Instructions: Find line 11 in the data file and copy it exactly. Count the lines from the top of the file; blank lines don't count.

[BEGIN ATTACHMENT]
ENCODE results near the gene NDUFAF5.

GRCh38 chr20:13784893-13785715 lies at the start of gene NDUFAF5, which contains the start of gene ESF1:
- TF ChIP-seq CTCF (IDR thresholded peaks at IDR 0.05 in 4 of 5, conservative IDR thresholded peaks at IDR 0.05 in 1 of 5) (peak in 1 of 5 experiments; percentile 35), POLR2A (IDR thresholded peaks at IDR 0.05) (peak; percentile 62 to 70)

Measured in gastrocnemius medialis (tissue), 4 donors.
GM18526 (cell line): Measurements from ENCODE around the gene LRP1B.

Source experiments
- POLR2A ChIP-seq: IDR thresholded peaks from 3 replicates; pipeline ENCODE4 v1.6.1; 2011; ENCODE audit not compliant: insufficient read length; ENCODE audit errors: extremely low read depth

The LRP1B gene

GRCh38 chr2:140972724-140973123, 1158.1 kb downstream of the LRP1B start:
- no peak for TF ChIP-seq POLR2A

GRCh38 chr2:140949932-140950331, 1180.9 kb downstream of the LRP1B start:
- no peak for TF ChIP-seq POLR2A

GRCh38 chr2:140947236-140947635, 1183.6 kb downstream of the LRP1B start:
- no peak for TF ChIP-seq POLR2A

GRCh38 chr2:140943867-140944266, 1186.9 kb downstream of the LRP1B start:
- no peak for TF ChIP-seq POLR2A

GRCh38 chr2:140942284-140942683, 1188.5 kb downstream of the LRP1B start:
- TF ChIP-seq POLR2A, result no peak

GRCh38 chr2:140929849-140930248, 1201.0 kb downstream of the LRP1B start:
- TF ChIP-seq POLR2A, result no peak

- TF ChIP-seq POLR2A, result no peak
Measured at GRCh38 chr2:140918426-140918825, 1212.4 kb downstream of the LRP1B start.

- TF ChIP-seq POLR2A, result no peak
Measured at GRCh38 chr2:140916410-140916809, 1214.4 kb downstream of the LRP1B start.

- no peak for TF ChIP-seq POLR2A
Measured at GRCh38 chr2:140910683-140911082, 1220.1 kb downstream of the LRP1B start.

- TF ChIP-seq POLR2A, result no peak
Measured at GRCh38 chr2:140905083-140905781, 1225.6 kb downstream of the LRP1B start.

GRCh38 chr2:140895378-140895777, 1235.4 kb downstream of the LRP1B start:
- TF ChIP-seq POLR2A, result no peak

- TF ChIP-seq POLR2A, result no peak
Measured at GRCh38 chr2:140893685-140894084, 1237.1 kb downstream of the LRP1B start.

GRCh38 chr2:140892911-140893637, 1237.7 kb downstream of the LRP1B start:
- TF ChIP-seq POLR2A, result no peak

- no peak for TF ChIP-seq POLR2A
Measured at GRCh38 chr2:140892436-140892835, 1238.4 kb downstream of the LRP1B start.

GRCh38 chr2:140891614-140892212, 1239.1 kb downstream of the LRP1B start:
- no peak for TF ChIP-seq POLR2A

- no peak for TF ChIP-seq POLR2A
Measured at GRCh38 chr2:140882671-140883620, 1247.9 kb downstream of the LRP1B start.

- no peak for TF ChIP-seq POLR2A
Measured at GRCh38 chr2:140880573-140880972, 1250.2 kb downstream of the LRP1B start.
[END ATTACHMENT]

GRCh38 chr2:140949932-140950331, 1180.9 kb downstream of the LRP1B start: